sorry for the typos!!
The Agony (and Fleeting Ecstasy) of Marat Safin
He has been called the purest physical talent in the history of the game. So why doesn't Marat Safin dominate the tennis world? John Jeremiah Sullivan explores the dark psyche of tennis's tormented genius.
I've hated him, you know. I've hated that wack-job six-foot-four-inch beautiful genuis Tatar. Oh, never for long. Never with consistency that might have led to true renunciation. But there have been times when i wanted to see him... well, not suffer - because i know he suffers; he tells us so. It's one of this words - suffering:
"I just suffer a bit more"; "I was suffering too much"; "That's why I am suffering"; "Why should I suffer?" Not that, tehn, but ti see him humbled. Yes - scolded, even. I'm watching at home, let's say, and he's just netted a midcourt forehand approach ahot for the twelfth time in the set, having gotten all freaked out about some completely inconsequential baseline error sic games earlier, and maybe he's talking to himself, but load enough for the mikes to pick up, saying things like "Why you
fecking run? Why not you make heem
fecking run?" when from nowhere comes a tiny, creaking voice. The crowd goes still. A filthy crone, a babushka, has materialized in the service box, and she's waving a bony finger at him. "You," she hisses, "you were born the greatest of them all, and look at you, muttering to yourself like a душевнобольной. You betray your gift, Marat Mikhailovich, and now you will know what it means to suffer."
Safin could answer - has pretty much answered, in fact, when a statement along those lines has been put to him by some reporter - that he's done so much, that in eight years he's been a professional tennis player, he's won two Grand Slams and made the finals of two other, has won thirteen other ATP tournaments, has twice (briefly) been number one in the world, and has with some consistency stayed among the top twn; that he's played in not a few truly classic matches, has overcome injuries, and has futhermore been a boon to the sport insofar as his personality, his looks, and his behavior on and off the court have given us something to talk about, to get worked up about. He could retire, as he more then threatened to do (the first time, reportedly, when he was 20), could install himself in a dacha somewhere with "a kid in one hand and a Tsingtao in the other" (as he once described his ideal future during a press conference in China), could leave behind forever the game that has been his love and tormentor since childhood, the game that may have saved hime - as he mused at this year's French Open - from a life spent "picking up bottles in a park in Moscow," and no one would have grounds on which to fault hime. We would do right to thank him, in fact we would follow the game.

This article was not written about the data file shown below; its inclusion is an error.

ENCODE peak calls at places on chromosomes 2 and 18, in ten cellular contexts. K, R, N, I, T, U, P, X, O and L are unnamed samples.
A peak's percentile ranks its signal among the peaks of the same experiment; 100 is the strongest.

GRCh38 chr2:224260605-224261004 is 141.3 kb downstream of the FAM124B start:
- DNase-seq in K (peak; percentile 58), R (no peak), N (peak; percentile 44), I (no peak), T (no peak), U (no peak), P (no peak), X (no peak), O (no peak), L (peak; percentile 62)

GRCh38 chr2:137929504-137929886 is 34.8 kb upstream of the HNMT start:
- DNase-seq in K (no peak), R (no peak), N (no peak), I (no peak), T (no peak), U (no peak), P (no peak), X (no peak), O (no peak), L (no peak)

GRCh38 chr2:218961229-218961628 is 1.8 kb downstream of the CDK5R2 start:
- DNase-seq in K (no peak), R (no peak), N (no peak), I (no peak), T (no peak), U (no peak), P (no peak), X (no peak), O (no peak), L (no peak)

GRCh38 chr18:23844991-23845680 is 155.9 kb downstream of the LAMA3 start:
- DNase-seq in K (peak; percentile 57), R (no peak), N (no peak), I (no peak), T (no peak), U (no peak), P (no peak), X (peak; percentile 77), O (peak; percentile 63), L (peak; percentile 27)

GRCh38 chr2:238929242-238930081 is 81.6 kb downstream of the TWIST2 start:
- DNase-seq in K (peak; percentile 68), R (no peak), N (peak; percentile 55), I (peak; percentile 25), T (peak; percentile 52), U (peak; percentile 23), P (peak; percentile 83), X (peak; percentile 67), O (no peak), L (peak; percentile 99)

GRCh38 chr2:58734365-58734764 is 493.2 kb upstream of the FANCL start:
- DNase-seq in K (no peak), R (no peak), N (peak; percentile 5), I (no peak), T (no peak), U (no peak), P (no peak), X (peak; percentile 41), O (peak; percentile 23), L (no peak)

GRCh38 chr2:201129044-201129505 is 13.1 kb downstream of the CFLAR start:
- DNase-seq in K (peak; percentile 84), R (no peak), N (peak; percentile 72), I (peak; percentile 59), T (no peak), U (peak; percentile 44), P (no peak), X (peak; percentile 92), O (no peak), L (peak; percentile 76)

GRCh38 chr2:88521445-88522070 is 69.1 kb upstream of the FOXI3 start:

But I've never been able to bring myself to feel this way. It's part;y because of a mystifying pattern that has marked Safin's career from the start, of doing something magnificent, and then immediantely fallig apart for a period of months, if not years. Each of what once could call the three watershed moments of his career - his "Who the hell is that kid?" win over Andre Agassi in the first round of the 1998 French Open, which introduced him to the tennis-watching world; his victory in the 200 US Open final over Pete Sampras, when he played such frighteningly perfect tennis that some people, including his former coach the Swedish champion Mats Wilander, think it might have permanently messed with his head; and his semifinal, then final, wins in this year's Australian Open (against Roger Federer and Lleyton Hewitt, respectively), matches in which the level of play was accurately described by ESPN commentator Cliff Drysdale as "inhuman" - each of these has been followed hard upon by a period of decline, or atleast once in which the virtuosity he's able to summon goes missing.
It's partly that, yes, but it's also - more so - that when he is one, he's a god. The beauty of Safin's tennis is the beauty of overwhelming powere and precision, less clever than crushing. He's not a scrapper; you won't see him pull off too many magical saves; he doesn't adapt too well, midmatch, doesn't beat players at their own games - what he does do, can do, instead, is render his opponents' games irrelevant.
There's a certain one-two move that, when Safin's demons have temporarily lef him alone, he likes to execute. It begins with a two-fisted backhand approach shot rom the ad-court corner, just inside the baseline. He'll move up on the ball and sort of hop on his right leg, as if he's stubbed his toe, teetering as he tears the shot crosscourt. The landing from the little jump becomes itself the beginning of his sprint toward the net, during which his movement is strangely flowing and catlike for an athlete of his size. He's carrying so much mass and inertia forward that you think he's going to run right through the net, but then he pounds to a stop at the last second and performs the daintiest little touch-drop volley.